Threat categories are arranged in order of descending priority.
Habitat loss or degradation: Shoreline development presents the most significant known threat to scarlet ammannia and its habitat in British Columbia. Cottage and housing development affect existing and potential scarlet ammannia habitat via the creation of docks, boat ramps, boathouses, and sheds along the shoreline. Significant development beside or near the lagoon at Osoyoos Lake (Mica Spit sub-population) may irreversibly alter lagoon hydrology, and affect scarlet ammannia populations. The removal of native substrate and subsequent replacement with coarse sand has contributed to population extirpation at the Haynes Point Provincial Park site (Douglas and Oldham 1997).
Changes in ecological dynamics or natural processes – flood regime: Scarlet ammannia requires a fluctuating water regime; however, due to water levels being artificially controlled at all of the extant sites in B.C., the natural flood/drought cycles are no longer in effect. For example, if water levels were maintained at a higher level, the seed bank would not be exposed and scarlet ammannia would not germinate. Conversely, if water levels were maintained at a lower level, the plant would not flower, or seeds would not be able to germinate (T. McIntosh, pers. comm., 2006).
In the case of the Mica Spit site on Osoyoos Lake, water levels are maintained under the International Joint Commission agreement between Canada and the United States. The Mica Spit site for scarlet ammannia occurs on and around a lagoon, the water level of which is directly related to lake levels.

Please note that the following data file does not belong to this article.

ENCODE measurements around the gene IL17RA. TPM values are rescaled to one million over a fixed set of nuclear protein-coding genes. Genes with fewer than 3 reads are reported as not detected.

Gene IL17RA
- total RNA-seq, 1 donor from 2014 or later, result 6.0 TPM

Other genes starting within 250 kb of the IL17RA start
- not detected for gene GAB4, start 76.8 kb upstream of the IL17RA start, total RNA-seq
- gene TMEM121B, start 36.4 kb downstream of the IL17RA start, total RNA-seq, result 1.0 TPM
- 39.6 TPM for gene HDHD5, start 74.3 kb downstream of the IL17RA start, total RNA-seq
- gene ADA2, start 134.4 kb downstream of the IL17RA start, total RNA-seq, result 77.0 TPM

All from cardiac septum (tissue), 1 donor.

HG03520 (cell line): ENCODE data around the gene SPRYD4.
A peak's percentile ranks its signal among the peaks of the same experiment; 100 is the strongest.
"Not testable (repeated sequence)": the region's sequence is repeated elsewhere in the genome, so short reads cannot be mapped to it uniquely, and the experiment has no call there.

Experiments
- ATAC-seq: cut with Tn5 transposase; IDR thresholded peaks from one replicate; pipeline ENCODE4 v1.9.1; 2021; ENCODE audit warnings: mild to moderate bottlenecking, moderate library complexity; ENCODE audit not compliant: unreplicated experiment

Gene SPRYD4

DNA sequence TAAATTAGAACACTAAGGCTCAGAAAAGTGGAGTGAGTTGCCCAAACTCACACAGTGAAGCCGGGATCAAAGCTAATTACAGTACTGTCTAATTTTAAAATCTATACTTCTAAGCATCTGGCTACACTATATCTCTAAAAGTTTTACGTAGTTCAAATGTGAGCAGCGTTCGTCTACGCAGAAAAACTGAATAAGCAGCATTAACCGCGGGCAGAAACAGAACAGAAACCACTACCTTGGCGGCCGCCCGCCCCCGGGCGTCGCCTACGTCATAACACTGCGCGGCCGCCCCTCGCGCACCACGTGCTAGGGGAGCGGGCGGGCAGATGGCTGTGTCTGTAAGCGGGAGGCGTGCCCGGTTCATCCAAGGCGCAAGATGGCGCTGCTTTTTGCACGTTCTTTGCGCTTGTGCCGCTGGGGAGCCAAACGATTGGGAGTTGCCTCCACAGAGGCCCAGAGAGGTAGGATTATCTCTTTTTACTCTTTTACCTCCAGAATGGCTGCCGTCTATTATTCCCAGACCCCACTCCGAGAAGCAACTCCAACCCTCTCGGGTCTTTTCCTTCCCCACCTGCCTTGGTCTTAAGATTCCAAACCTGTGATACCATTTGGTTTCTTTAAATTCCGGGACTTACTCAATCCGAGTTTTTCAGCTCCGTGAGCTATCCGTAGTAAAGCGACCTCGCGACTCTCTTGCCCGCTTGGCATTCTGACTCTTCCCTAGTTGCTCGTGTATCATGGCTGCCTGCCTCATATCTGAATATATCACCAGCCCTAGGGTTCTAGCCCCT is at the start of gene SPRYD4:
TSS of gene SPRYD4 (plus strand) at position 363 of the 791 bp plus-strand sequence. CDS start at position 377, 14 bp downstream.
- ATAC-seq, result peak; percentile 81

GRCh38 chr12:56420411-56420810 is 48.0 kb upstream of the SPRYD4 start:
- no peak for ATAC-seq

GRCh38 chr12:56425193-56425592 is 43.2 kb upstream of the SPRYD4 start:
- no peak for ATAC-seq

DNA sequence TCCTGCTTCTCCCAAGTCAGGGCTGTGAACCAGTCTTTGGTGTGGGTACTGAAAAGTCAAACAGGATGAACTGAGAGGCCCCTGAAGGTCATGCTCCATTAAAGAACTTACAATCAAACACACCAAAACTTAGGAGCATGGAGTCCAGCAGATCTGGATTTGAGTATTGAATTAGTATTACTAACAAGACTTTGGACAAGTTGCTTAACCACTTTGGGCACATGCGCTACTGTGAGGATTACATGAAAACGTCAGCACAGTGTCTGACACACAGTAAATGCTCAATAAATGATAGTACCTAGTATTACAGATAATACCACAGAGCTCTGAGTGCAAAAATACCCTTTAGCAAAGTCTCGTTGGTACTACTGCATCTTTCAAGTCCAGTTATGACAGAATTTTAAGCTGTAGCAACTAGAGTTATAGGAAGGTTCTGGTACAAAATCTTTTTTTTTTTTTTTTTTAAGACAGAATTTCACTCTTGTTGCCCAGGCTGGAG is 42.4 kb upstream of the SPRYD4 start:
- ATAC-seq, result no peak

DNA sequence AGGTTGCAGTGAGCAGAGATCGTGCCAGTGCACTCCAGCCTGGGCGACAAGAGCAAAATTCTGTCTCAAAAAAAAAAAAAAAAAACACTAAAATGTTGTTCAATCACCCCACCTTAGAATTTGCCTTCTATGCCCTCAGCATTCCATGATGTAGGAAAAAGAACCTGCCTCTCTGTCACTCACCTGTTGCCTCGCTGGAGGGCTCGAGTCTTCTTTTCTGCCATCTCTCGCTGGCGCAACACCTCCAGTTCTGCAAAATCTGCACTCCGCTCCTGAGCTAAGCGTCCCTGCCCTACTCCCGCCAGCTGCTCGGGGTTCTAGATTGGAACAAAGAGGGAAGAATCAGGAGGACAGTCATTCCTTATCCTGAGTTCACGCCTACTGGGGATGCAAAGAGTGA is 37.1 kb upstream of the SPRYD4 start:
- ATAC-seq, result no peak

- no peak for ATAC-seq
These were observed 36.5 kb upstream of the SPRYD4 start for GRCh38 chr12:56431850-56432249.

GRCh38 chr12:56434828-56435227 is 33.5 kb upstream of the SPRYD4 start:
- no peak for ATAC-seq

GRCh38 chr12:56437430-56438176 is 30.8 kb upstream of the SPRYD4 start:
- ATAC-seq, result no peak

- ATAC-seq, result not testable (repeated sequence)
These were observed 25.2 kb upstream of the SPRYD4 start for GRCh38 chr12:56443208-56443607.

Invasive species: Invasive non-native plants (e.g., Russian olive, willows) potentially threaten scarlet ammannia by reducing available habitat and competing for resources (T. McIntosh, pers. comm., 2006). Efforts to control invasive plants through mechanical or chemical means may inadvertently harm extant and currently unknown populations or individuals of scarlet ammannia.
Other potential threats include cattle grazing, trampling, and recreational activities such as all-terrain vehicle use.
Changes in ecological dynamics or natural processes – flood regime and succession: Lake Erie shoreline populations are subject to a general and widespread trend of decreasing water levels in the Great Lakes. The creation of dykes and dams also threatens Ontario populations, although there may be an opportunity to manage the existing dyke at Hillman Marsh to imitate natural fluctuations. Succession by native species, mainly willows and poplars, is probably a threat in at least three of four extant sites (Douglas and Oldham 1997).
Invasive species: Exotic species such as the introduced (genetic) form of Phragmites australis (common reed) and Lysimachia radicans (creeping loosestrife) threaten to shade out scarlet ammannia populations at some sites.
Habitat loss or degradation: One Ontario population has been extirpated due to housing development (Douglas and Oldham 1997).
Actions Already Completed or Underway
Invasive species removal
At Osoyoos Lake, efforts have been made to reduce threats at the Mica Spit site through fencing and removal of invasive plant species. Removal of invasive species by the Osoyoos Indian Band was funded by the Habitat Stewardship Program from 2004 to 2007.